“For a few comparisons with Lithium chemistry, if we are talking about Li-phosphate, we are approximately 30% cheaper. If the comparison is to Lithium titanate, then we are about one-third the cost,” he clarifies.
The whole point of power storage is to stabilize the grid by regulating frequency. For this task Axion builds the PowerCube, a scalable megawatt storage system in a custom shipping container.
“The idea is to keep the line frequency in balance, keep a level sine wave,” says Granville. “The further out of synch line frequency gets, the more power it takes to bring the system back into balance. For instance, if 1 MW out, it might take 2 MW to bring it back in, if 2 MW out, it might take 6 to bring it back in, and so on. So it behooves the utility to correct the frequency and bring it back as soon as possible.”
Demand response programs allow for the PowerCube to go online within milliseconds of receiving a power request from the utility through the Connection Service Provider (CSP).
“Power requests are almost continuous. The utility provides payment in one hour increments, even if it only needs the power for a minute. So we sort of hopscotch from one request to the next,” Granville adds.
Utilities have moved toward a pay-for-performance model, meaning the faster a power provider can respond to them, the more it gets paid. Granville says the Axion system responds in 55 ms.
“When that utility started the program, it was taking about 15 minutes to respond to a power request. That was further trimmed to three minutes, and that kicked out some batteries that could not respond quickly enough. Our score, on a scale of 0 to 100 with 70 as passing, has averaged over 94 since we began participating in 2011,” he continues.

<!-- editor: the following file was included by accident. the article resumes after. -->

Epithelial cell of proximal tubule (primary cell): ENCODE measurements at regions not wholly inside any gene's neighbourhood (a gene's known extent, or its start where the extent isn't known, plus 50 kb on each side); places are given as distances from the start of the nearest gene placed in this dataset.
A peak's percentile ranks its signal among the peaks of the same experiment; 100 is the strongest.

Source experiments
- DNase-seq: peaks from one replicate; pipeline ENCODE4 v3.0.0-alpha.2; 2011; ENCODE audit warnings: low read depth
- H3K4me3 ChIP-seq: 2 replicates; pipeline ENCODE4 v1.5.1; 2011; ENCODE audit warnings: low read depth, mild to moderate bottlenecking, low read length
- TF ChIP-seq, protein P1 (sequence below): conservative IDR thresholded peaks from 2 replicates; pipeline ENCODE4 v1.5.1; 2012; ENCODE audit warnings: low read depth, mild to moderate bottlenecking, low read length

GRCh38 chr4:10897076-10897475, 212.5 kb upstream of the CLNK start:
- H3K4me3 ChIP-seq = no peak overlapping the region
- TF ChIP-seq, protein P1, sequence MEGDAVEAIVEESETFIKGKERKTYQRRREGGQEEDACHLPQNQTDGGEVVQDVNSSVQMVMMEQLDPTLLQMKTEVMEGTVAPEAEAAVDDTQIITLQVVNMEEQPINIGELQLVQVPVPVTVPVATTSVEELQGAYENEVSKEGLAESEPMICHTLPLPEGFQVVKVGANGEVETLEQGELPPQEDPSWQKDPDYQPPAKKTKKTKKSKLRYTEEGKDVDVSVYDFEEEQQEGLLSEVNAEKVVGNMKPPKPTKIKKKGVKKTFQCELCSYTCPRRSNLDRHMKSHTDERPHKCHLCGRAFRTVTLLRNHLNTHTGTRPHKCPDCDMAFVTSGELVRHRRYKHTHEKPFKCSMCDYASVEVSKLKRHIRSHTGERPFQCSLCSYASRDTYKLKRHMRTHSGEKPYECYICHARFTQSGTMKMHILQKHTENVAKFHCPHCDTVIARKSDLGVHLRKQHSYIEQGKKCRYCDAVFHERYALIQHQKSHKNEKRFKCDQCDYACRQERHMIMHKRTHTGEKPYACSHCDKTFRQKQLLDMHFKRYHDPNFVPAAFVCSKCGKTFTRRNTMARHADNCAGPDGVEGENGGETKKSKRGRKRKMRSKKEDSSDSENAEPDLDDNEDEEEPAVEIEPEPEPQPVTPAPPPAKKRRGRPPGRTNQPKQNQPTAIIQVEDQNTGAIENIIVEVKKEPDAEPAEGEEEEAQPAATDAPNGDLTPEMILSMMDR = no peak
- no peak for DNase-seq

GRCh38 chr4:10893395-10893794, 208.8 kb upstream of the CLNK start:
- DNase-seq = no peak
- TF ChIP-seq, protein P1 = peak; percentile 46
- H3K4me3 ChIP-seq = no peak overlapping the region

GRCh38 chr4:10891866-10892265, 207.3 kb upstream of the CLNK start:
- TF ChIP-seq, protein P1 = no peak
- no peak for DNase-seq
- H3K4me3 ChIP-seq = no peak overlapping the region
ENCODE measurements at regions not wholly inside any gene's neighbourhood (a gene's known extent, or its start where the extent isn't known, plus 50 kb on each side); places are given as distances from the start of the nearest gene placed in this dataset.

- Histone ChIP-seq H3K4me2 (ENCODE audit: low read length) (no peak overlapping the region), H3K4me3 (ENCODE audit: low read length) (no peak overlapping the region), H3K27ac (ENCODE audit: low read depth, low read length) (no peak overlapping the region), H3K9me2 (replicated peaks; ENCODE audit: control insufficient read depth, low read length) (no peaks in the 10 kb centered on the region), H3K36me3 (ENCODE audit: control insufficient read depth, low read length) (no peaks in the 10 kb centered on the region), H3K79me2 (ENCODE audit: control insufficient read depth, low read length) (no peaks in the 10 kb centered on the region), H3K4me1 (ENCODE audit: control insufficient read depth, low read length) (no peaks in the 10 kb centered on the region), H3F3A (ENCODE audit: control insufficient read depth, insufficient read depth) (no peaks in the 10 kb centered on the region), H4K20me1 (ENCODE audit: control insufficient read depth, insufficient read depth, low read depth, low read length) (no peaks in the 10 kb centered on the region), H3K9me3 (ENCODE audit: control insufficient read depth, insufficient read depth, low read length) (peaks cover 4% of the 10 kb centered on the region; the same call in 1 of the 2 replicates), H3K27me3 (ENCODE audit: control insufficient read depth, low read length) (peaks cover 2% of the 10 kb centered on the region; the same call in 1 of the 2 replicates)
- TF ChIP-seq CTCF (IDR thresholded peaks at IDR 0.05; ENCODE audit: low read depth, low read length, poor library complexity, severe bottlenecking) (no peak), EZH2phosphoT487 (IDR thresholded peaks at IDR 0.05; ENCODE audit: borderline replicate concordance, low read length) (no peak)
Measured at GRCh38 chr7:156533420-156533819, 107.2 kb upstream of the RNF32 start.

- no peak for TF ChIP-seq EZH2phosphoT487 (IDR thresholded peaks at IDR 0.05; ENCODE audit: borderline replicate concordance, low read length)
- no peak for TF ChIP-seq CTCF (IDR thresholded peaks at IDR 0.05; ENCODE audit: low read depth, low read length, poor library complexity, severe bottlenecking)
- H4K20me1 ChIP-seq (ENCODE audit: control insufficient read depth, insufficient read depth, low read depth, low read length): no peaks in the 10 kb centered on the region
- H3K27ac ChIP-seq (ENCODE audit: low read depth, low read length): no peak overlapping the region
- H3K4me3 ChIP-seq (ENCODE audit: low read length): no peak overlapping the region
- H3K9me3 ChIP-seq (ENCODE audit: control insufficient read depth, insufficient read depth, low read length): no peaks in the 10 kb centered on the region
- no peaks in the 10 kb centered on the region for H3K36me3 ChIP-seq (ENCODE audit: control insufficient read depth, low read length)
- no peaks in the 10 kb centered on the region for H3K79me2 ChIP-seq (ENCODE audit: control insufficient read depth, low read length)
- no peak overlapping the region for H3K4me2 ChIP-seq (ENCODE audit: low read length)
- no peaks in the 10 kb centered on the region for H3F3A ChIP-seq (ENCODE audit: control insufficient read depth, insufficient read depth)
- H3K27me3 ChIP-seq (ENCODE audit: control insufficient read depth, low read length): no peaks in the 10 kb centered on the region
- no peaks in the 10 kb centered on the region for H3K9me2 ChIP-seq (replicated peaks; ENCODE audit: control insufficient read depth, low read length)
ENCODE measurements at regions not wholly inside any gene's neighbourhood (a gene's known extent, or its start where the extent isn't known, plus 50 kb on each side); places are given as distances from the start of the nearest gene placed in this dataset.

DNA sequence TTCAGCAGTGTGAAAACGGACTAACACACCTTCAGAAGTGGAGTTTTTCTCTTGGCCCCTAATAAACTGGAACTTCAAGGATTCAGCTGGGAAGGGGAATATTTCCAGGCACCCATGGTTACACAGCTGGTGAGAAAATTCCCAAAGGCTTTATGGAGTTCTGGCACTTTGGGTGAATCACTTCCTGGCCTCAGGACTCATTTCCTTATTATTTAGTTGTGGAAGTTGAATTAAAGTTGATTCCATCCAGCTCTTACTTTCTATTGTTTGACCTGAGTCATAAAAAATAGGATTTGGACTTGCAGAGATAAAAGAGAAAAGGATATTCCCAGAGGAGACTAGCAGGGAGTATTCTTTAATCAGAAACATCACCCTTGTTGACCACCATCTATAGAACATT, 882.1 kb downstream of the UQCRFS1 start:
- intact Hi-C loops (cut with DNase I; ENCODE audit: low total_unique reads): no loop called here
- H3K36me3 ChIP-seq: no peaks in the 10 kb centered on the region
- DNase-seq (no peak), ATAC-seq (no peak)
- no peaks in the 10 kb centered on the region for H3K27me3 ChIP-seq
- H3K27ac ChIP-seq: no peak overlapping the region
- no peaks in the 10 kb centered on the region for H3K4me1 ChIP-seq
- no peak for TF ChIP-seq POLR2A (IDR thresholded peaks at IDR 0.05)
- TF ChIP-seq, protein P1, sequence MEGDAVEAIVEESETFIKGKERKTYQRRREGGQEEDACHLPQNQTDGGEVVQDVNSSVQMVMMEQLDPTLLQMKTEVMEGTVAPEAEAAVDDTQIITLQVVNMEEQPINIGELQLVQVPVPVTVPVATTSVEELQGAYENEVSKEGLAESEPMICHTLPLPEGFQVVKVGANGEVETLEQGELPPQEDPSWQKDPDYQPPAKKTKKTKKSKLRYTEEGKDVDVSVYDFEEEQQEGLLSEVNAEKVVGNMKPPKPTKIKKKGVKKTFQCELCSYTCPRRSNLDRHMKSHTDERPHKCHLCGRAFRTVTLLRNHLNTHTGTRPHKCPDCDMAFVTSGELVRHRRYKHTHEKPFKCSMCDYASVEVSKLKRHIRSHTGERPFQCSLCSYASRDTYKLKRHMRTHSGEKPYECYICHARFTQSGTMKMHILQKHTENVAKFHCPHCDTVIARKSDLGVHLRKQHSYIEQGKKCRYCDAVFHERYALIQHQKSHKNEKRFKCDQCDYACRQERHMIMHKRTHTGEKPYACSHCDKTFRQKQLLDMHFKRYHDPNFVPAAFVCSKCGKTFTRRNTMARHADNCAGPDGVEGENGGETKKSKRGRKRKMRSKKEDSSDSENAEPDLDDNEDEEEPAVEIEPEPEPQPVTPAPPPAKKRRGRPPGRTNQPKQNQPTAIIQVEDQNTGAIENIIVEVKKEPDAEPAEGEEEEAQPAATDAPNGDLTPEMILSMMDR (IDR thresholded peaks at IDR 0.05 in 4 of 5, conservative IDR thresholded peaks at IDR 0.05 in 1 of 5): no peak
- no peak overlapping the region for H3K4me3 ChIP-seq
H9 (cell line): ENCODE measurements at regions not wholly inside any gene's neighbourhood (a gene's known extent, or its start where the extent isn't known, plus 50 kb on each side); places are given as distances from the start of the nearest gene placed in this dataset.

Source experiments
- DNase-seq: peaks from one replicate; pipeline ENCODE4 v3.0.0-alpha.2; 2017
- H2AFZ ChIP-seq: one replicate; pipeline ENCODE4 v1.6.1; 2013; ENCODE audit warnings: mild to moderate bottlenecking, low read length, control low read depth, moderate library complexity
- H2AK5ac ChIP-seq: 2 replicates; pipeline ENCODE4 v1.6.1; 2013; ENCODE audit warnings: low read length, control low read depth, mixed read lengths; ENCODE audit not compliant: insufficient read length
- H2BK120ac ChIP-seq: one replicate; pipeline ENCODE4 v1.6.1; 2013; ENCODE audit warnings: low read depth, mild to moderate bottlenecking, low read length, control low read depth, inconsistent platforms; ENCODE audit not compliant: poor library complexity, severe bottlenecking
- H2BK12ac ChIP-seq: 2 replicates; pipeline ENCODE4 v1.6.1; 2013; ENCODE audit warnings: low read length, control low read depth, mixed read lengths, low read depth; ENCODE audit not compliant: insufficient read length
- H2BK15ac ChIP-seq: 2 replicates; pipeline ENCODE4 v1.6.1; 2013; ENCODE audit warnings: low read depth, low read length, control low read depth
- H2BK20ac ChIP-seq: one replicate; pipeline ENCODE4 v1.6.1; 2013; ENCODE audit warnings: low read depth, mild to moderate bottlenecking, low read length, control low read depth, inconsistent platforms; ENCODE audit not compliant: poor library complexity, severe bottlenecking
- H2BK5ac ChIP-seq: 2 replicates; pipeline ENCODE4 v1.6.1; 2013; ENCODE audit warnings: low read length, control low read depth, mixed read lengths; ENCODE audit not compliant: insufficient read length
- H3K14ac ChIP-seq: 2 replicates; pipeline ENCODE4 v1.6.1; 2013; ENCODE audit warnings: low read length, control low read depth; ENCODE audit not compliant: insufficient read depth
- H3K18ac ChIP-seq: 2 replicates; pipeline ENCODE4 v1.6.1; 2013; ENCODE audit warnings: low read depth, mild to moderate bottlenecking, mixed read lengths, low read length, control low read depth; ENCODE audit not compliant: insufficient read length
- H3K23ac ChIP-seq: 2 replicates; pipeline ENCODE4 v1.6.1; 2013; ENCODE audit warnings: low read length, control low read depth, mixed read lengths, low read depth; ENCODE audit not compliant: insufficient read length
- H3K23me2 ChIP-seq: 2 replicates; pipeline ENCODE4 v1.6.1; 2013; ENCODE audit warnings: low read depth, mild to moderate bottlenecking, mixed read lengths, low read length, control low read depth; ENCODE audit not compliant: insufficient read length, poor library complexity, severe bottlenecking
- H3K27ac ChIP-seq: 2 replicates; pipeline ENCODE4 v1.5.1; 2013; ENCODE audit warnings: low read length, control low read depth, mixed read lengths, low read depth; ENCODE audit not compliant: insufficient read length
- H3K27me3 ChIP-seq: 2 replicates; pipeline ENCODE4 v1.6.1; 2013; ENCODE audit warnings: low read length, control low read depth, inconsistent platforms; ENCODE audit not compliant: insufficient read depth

In the frequency regulation market, the battery does not discharge much more than 30 to 35%. In this application, Granville says the chemistry is capable of hundreds of thousands of such cycles. What’s more, there is huge demand this winter for frequency regulation. The PowerCube on the company’s site has been tied into the PJM net since November 2011, allowing the company to participate in the regulation task every day. PJM pays Axion to accept an electrical charge from them and to in turn provide it in a demand response application.
To assist with other applications, the company developed a math model to simulate them. “We worked with the CSP to establish a minimum bid,” Granville explains. “We bid in at the rate of say, 5 ¢/kWh minimum, and if the utility accepts, (or if it is paying a higher rate, that higher rate number pertains) that is what we are reimbursed. The PowerCube lets us become a spot market provider for them. If you can believe it, for a short period in January, they paid more than $2,800/kWh because power demand was so great. That figure, however, is by far the largest amount paid in the last 2.5 years.”
Granville adds that the company’s system model is well established. It suggests a PowerCube owner would be paid a gross figure of about $250,000 a year per MW (the CSP charges a percent for their part in the transaction).
“The good news for solar now is that if an installation includes power storage, the developer gets the 30% tax credit on the whole system and 30% on the battery storage component as well. Utilizing our model, that can provide a return of investment in 4 to 4.5 years,” Granville says. WPE